Grampa Bill's General Authority Pages
Jesse Carter Little Jesse Carter Little

1815 - 1893

  • Born 1815 Belmont, Maine
  • Married Eliza Greenwood French 1839; later practiced plural marriage; twenty-seven children
  • Baptized in the Eastern States
  • Ordained High Priest 1845
  • Second Counselor to Presiding Bishop 1856-1874
  • Died 1893 Salt Lake City, Utah

    The following biographical sketch is adapted from the LDS Biographical Encyclopedia, compiled and edited by Andrew Jenson, Volume 1, page 242, Volume 3, page 151, and Volume 4, page 711.
    Jesse Carter Little, second counselor to Bishop Edward Hunter from 1856 to 1874, was the son of Thomas and Relief Little and was born Sept. 26, 1815, at Belmont, Waldo county, Maine. His parents were of Scotch-Irish extraction.

    He Joined the Church in the Eastern States, and was ordained a High Priest April 17, 1845, by Parley P. Pratt. In 1846 Elder Little acted as president of the mission in the New England and Middle States. On a visit to Washington, D.C., he learned from President Polk the intention of the government to raise a battalion of men to march to California. He suggested that, since the Latter-day Saints were expecting to locate in the near future in Upper California, this company should be drawn from the ranks of the "Mormons" encamped on the banks of the Missouri River. This led to the Call of the famous "Mormon Battalion" in 1846. With this information, Elder Little started immediately for the camps of the Saints by way of Nauvoo, to consult with the authorities of the Church.

    Previous to this he had been very active in his labors in the East and had done all in his power to create a sympathy in behalf of his people. After assisting in organizing the battalion and accompanying the enlisted brethren as far as Fort Leavenworth, Elder Little returned to the East to resume his mission.

    Responding to a call from Pres. Brigham Young, he left a wife and two children at Petersboro, New Hampshire, early in 1847, and traveled three thousand miles to join the Pioneers, whom he overtook April 19, 1847, at a point about seventy miles west of Winter Quarters. When the company was organized as a military command, Jesse C. Little was appointed adjutant. After returning from his pioneer journey he was instructed to resume his presidency over the branches of the Church in the Eastern States, which he did.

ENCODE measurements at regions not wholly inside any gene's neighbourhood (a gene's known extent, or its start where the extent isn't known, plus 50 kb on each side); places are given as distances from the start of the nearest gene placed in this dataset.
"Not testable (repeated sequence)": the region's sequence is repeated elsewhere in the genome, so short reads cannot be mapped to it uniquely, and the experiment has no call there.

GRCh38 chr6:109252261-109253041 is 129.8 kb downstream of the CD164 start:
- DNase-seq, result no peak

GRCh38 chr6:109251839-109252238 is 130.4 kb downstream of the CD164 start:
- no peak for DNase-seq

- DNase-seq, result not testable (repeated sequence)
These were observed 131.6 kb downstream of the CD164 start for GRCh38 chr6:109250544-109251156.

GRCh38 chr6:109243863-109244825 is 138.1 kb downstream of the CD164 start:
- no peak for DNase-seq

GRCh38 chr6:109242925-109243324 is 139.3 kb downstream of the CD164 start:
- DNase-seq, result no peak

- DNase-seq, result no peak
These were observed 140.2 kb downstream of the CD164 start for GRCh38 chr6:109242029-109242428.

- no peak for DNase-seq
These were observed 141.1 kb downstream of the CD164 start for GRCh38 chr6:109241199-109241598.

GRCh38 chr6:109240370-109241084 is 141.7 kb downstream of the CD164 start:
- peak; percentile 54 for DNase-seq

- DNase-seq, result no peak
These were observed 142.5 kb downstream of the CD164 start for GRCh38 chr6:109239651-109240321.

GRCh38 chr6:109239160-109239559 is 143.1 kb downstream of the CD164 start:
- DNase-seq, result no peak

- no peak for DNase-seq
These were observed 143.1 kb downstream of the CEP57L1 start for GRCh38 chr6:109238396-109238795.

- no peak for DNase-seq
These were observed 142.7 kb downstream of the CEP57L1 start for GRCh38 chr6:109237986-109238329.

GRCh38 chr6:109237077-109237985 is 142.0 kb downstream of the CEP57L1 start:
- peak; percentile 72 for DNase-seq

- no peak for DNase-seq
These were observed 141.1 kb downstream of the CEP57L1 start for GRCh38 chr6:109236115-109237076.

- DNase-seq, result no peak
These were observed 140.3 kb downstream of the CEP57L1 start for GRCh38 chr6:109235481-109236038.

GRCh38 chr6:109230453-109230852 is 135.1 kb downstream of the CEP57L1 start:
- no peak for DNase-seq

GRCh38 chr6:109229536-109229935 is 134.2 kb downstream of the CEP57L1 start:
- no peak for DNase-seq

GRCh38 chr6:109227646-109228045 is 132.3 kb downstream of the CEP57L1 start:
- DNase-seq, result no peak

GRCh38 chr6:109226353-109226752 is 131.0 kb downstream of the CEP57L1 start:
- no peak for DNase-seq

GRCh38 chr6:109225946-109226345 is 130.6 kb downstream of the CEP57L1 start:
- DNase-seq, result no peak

He arrived in Great Salt Lake valley the second time in 1852, and from that time until the day of his death he was a resident of the Territory of Utah. For many years he was prominent in ecclesiastical, civil and military affairs, and filled many important positions of honor and trust in the community. In the early fifties he opened a hotel at the Warm Springs, Salt Lake City, and did a good business there for many years. When an ordinance providing for the organization of a Fire Department in Salt Lake City was passed, Oct. 17, 1856, Jesse C. Little was appointed chief engineer.

    In 1856 he was ordained to the office of a Bishop and set apart as second counselor to Bishop Edward Hunter; and he occupied that important position till 1874, when he resigned.

    Subsequently he removed to Morgan county, and resided for a long time at Littleton, in said county. He died in Salt Lake City, Dec. 26, 1893. The immediate cause of his demise was a complication of ailments, and his last illness was somewhat protracted. In a short obituary published in the Deseret News at the time of his death the following occurs: "Col. Jesse C. Little is dead. The announcement will bring into the minds of thousands in Utah, particularly the early settlers, memories of stirring events, whose importance has become more thoroughly understood through the lapse of time, in which Col. Little was a prominent participator."

    Jesse Carter Little Bro. Little acted for a number of years as U. S. marshal for Utah, was the first sexton of Salt Lake City, which city he also served as assessor and collector. In 1839 (Sept. 28th) he married Eliza Greenwood French (daughter of Col. Whitecomb French and Mary Kendall), who was born Sept. 2, 1818, and died Oct. 23, 1899; she became the mother of eleven children. About the year 1856 Jesse C. Little married Emily Hoagland and Mary M. Holbrook. By these two wives he had sixteen children, eleven by Emily and five by Mary.
    For many years Bro. Little was prominent in ecclesiastical, civil and military affairs in the Territory. He died in Salt Lake City Dec. 26, 1893, being survived by several children.

   Andrew Jenson, LDS Biographical Encyclopedia, Vol. 1, p.242
   Andrew Jenson, LDS Biographical Encyclopedia, Vol. 3, p.151
   Andrew Jenson, LDS Biographical Encyclopedia, Vol. 4, p.711.
   2005 Church Almanac, p.95

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